The Daily Mail:
- CDC panel on Thursday recommended Pfizer and Moderna over J&J shots
- J&J jab has rare but serious side effects and appears to be less effective
- Until now, all three shots have been treated equally by US authorities
- CDC Director Rochelle Walensky must decide whether to accept panel’s advice
Most Americans should be given the Pfizer or Moderna mRNA vaccines instead of the Johnson & Johnson shot that can cause rare but serious blood clots, U.S. health advisers recommended Thursday.
The strange clotting problem has caused nine confirmed deaths after J&J vaccinations – while the Pfizer and Moderna vaccines don’t come with that risk and also appear to be more effective, advisers to the Centers for Disease Control and Prevention said.
It’s an unusual move and the CDC‘s director, Dr. Rochelle Walensky, must decide whether to accept the panel’s advice.
Until now the U.S. has treated all three COVID-19 vaccines available to Americans as an equal choice, since large studies found they all offered strong protection and early supplies were limited.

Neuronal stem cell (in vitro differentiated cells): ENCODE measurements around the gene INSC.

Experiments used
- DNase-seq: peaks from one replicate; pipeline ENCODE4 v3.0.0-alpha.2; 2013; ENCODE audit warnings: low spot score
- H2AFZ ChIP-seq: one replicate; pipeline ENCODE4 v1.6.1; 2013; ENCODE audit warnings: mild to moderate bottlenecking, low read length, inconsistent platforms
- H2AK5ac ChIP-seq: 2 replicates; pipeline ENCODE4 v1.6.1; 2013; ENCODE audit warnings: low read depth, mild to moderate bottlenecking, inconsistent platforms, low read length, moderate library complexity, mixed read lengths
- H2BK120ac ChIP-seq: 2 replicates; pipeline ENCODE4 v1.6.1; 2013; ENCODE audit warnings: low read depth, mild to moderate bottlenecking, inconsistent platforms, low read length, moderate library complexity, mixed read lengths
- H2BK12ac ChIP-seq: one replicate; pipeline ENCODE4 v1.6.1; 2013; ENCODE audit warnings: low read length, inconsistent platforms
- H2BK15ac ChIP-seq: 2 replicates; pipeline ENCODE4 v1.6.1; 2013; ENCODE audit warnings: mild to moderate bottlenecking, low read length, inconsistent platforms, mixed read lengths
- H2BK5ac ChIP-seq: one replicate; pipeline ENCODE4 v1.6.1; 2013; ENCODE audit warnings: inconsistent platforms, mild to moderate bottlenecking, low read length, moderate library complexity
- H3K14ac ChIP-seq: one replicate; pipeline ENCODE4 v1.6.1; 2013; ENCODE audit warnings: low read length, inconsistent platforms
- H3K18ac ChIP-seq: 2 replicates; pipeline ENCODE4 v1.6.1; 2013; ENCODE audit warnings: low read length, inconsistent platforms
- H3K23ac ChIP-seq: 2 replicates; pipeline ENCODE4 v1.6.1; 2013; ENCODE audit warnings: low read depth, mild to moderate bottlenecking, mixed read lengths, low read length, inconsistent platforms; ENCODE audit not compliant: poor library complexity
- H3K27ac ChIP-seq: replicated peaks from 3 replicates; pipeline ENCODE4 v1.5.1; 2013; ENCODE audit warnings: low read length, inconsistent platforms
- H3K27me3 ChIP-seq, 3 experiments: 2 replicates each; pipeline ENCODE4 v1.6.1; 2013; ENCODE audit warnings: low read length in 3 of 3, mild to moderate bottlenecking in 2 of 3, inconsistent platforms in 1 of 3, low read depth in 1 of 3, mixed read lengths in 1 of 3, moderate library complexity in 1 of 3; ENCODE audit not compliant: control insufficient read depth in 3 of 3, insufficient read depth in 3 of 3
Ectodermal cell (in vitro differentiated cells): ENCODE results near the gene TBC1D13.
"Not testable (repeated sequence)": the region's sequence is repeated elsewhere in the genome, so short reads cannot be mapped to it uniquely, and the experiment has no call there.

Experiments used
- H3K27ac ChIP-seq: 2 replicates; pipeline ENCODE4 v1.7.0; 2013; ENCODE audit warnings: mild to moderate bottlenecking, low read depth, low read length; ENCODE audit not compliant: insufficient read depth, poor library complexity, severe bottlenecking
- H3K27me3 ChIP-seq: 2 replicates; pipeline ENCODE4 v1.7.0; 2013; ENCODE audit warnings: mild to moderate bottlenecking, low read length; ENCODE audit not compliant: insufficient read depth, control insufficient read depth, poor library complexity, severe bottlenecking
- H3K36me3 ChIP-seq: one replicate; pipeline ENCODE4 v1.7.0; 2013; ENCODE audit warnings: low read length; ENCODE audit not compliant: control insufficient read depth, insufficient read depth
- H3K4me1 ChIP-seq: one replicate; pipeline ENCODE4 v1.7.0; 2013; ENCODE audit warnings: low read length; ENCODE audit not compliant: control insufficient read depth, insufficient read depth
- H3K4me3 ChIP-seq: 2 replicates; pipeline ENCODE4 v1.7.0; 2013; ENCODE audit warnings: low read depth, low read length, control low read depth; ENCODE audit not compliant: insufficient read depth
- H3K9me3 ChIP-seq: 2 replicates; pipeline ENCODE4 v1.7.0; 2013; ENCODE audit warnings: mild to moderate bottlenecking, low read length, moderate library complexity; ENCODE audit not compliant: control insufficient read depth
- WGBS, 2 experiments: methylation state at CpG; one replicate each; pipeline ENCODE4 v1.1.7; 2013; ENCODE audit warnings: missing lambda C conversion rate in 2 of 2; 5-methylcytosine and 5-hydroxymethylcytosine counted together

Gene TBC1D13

J&J´s vaccine initially was welcomed as a single-dose option that could be especially important for hard-to-reach groups like homeless people who might not get the needed second dose of the Pfizer or Moderna options.
But the CDC´s advisers said Thursday that it was time to recognize a lot has changed since vaccines began rolling out a year ago.
More than 200 million Americans are considered fully vaccinated, including about 16 million who got the J&J shot.
More than 200 million Americans are fully vaccinated, about 16 million of them with the J&J vaccine.
The other two vaccines used in the U.S. – from Pfizer and Moderna – account for the vast majority of vaccine doses administered in the country.
The CDC experts say that the two mRNA vaccines do not have the same risk, and unlike in the spring when vaccine supplies were tight, Pfizer and Moderna shots now are plentiful in the U.S.
The J&J shot also shows signs of being much less effective against the Omicron variant, and a booster is recommended just two months after the dose, opposed to six months for Pfizer and Moderna.